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Sweet Corn fresh from the Garden
From the time I was old enough to hold an ear of corn at the dinner table,sweet corn has always been a summertime favorite. We called them roast-nin-ears." My daddy always planted several rows of sweet corn in our garden and most families in and around our county also grew corn. There were always the friendly debates as to which variety was best and in my youth the two main varieties were yellow and white. Both tasted good and it didn't really matter as long as we had fresh butter to slather over the kernels and a little bit of salt added to enhance the flavor.
Golden Queen and Silver Queen were among the varieties we often grew and ate. Later a variety called Merritt began to make an appearance in gardens. Merritt had long ears and a very good flavor. As time went on we began to see several varieties of hybrid sweet corns. Candy corn and several of the bi-colored corns. Farmers found them easier to grow and the yield greater.
Each year my wife will preserve sweet corn by freezing. Her corn has gained a reputation at family dinners and social events where contributing a single or multiple dishes make up the entire meal. We like the bicolor corn best of all and recently there have become more more and more varieties of bicolor-corns.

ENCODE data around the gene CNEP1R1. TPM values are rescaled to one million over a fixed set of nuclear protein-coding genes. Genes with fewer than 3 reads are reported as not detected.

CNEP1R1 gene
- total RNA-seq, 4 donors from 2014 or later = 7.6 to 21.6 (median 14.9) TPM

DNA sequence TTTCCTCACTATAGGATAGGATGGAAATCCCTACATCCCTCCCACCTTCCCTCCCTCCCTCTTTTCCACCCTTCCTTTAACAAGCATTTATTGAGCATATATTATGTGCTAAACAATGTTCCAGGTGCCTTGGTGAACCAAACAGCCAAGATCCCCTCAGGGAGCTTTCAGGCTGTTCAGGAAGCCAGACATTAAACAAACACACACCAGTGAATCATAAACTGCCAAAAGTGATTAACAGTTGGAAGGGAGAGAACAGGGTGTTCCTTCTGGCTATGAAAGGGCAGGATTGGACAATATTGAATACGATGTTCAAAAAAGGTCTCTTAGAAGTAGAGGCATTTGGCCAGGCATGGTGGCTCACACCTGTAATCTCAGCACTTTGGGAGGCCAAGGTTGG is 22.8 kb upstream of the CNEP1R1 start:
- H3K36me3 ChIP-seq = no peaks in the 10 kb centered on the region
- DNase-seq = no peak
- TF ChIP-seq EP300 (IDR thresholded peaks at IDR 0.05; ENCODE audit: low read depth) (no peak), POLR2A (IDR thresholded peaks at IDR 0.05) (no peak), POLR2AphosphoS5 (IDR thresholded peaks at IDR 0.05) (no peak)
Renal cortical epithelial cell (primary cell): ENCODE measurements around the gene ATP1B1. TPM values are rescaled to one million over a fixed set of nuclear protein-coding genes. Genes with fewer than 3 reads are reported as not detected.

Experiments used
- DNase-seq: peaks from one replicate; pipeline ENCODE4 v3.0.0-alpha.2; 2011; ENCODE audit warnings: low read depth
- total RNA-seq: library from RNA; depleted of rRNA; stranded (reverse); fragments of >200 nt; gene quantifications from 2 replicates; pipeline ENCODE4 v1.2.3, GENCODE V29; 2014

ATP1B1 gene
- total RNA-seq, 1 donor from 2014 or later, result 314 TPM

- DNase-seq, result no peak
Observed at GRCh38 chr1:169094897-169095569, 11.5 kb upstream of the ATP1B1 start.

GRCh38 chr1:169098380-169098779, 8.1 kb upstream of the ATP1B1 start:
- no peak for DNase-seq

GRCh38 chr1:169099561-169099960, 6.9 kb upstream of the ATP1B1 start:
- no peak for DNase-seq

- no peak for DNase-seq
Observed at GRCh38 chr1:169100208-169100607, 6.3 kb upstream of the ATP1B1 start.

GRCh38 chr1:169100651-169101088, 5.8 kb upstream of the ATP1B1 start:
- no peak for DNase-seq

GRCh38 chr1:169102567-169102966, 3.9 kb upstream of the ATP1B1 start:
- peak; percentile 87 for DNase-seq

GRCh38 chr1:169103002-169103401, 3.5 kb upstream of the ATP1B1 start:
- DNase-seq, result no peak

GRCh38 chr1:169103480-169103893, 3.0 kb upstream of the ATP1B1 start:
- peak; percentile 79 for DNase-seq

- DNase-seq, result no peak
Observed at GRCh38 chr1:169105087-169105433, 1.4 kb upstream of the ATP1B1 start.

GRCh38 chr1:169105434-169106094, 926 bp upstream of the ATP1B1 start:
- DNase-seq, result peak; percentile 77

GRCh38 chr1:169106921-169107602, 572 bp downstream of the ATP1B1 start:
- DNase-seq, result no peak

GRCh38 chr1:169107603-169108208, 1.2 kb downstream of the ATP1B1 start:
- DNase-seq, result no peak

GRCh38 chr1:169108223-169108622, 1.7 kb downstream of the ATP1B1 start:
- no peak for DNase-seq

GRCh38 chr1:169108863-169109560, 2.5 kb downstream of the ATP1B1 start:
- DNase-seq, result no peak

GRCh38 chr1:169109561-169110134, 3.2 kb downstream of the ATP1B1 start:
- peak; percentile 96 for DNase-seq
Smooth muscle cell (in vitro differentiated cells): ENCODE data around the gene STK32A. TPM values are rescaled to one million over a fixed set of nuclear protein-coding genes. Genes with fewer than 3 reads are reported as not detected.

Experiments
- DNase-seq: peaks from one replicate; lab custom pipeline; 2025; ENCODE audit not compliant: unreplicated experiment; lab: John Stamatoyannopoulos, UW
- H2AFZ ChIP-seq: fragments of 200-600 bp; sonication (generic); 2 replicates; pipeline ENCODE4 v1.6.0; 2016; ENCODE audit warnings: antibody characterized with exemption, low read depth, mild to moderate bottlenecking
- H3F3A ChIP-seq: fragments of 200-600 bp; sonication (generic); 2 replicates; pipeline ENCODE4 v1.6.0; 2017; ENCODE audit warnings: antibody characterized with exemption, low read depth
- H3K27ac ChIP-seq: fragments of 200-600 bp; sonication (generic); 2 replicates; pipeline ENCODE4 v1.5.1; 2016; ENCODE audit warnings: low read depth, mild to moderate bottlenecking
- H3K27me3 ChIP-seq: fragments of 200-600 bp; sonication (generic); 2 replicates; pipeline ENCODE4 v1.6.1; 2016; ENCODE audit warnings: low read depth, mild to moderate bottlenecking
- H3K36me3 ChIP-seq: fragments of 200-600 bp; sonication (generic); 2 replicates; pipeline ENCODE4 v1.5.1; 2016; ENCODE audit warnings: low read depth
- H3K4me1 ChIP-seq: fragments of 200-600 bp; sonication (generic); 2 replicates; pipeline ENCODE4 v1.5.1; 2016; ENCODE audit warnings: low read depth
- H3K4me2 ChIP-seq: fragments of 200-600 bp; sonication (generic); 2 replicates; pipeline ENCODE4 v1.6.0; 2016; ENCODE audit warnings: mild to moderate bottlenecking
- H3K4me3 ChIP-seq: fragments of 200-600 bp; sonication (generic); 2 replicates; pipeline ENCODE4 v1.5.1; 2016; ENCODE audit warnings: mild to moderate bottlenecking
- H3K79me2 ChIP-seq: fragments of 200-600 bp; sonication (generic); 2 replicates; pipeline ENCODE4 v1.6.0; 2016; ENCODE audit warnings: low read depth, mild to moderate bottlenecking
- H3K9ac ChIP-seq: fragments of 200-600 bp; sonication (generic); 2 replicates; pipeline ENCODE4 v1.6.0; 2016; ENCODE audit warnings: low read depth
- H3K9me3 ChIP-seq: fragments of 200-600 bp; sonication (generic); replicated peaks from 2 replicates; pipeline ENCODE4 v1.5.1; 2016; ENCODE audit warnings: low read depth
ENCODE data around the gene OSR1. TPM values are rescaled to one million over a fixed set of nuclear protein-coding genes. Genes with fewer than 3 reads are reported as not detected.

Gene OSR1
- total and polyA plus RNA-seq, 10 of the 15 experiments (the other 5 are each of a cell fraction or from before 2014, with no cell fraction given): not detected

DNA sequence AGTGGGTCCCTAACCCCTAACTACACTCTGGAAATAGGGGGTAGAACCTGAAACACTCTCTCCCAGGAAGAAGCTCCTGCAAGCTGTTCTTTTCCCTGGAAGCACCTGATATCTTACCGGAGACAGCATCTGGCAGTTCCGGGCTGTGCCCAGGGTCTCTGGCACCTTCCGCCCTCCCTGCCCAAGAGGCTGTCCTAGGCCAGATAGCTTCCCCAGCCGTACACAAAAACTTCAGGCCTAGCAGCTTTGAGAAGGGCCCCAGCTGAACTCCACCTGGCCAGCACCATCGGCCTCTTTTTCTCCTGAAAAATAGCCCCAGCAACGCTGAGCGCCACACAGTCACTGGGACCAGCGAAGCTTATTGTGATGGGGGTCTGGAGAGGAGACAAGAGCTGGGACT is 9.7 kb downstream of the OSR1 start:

My dad always like the old Hickory Cane variety of corn. Hickory Cane was mostly grown to feed livestock and to shell out to make hominy or cornmeal.
Tool for making cream corn
Microwave and Freeze
My wife likes to freeze fresh corn and the process is rather simple. If you are like our family, we like to have plenty on hand for those Sunday dinners and church family meals. Living in a rural farming area as we do there is usually an abundance of bi-color corn and it is sold in bags containing five dozen ears. Some families I know make a whole day of preparing and preserving their entire supply of corn for the year. Creaming the corn and freezing takes up less space in your freezer but corn can also be frozen on the cob.
We begin by shucking the bags of corn. Area farmers spray their crops so their corn is free of worms. Shucking is an art in and of itself and if done properly most of the corn silks can be removed when shucked. Still having a small utility brush comes in quiet hand to complete the process. My wife has a tool that she uses to remove the kernels into a microwavable dish. A couple dozen will yield approximately one gallon of creamed corn which she cooks in the microwave. She uses the high setting and pauses a few time to stir.
Once the corn has been microwaved she then puts into gallon freezer bags allows to cool and then they are ready to be put into the freezer. We try to do only one bag or five dozen at a time but sometimes we will do two bags at least. It will take about six bags or sixty dozen for our family each year. A little work sure pays off for some tasty corn later during the year. Properly done, the creamed corn will be free of freezer burn and taste.